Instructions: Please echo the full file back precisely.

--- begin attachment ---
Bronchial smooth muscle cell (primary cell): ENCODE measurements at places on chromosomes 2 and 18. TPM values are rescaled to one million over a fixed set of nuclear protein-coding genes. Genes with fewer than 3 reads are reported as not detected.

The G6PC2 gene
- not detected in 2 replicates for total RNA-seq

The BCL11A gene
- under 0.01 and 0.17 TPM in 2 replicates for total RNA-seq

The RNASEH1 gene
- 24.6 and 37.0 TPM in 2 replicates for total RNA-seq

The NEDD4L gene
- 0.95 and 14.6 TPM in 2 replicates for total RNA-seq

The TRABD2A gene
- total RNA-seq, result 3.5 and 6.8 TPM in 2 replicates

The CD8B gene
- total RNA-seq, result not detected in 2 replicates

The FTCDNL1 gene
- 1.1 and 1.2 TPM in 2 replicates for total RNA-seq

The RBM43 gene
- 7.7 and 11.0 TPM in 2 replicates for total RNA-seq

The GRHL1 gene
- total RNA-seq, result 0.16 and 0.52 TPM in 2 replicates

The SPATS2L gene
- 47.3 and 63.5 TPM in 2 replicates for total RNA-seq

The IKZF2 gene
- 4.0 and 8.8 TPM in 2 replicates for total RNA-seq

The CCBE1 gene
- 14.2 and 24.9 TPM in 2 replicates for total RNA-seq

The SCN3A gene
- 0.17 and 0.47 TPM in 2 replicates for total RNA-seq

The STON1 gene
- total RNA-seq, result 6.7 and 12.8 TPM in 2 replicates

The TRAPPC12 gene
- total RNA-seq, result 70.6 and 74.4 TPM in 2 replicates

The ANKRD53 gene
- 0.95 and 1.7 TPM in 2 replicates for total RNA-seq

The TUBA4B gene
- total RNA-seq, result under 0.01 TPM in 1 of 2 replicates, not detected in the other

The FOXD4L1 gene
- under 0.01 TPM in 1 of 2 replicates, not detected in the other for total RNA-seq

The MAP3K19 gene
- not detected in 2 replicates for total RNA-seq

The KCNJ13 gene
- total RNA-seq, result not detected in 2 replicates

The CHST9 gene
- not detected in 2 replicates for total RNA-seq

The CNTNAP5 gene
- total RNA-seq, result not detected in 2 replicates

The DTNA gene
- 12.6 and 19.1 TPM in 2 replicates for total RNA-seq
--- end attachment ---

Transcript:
Bronchial smooth muscle cell (primary cell): ENCODE measurements at places on chromosomes 2 and 18. TPM values are rescaled to one million over a fixed set of nuclear protein-coding genes. Genes with fewer than 3 reads are reported as not detected.

The G6PC2 gene
- not detected in 2 replicates for total RNA-seq

The BCL11A gene
- under 0.01 and 0.17 TPM in 2 replicates for total RNA-seq

The RNASEH1 gene
- 24.6 and 37.0 TPM in 2 replicates for total RNA-seq

The NEDD4L gene
- 0.95 and 14.6 TPM in 2 replicates for total RNA-seq

The TRABD2A gene
- total RNA-seq, result 3.5 and 6.8 TPM in 2 replicates

The CD8B gene
- total RNA-seq, result not detected in 2 replicates

The FTCDNL1 gene
- 1.1 and 1.2 TPM in 2 replicates for total RNA-seq

The RBM43 gene
- 7.7 and 11.0 TPM in 2 replicates for total RNA-seq

The GRHL1 gene
- total RNA-seq, result 0.16 and 0.52 TPM in 2 replicates

The SPATS2L gene
- 47.3 and 63.5 TPM in 2 replicates for total RNA-seq

The IKZF2 gene
- 4.0 and 8.8 TPM in 2 replicates for total RNA-seq

The CCBE1 gene
- 14.2 and 24.9 TPM in 2 replicates for total RNA-seq

The SCN3A gene
- 0.17 and 0.47 TPM in 2 replicates for total RNA-seq

The STON1 gene
- total RNA-seq, result 6.7 and 12.8 TPM in 2 replicates

The TRAPPC12 gene
- total RNA-seq, result 70.6 and 74.4 TPM in 2 replicates

The ANKRD53 gene
- 0.95 and 1.7 TPM in 2 replicates for total RNA-seq

The TUBA4B gene
- total RNA-seq, result under 0.01 TPM in 1 of 2 replicates, not detected in the other

The FOXD4L1 gene
- under 0.01 TPM in 1 of 2 replicates, not detected in the other for total RNA-seq

The MAP3K19 gene
- not detected in 2 replicates for total RNA-seq

The KCNJ13 gene
- total RNA-seq, result not detected in 2 replicates

The CHST9 gene
- not detected in 2 replicates for total RNA-seq

The CNTNAP5 gene
- total RNA-seq, result not detected in 2 replicates

The DTNA gene
- 12.6 and 19.1 TPM in 2 replicates for total RNA-seq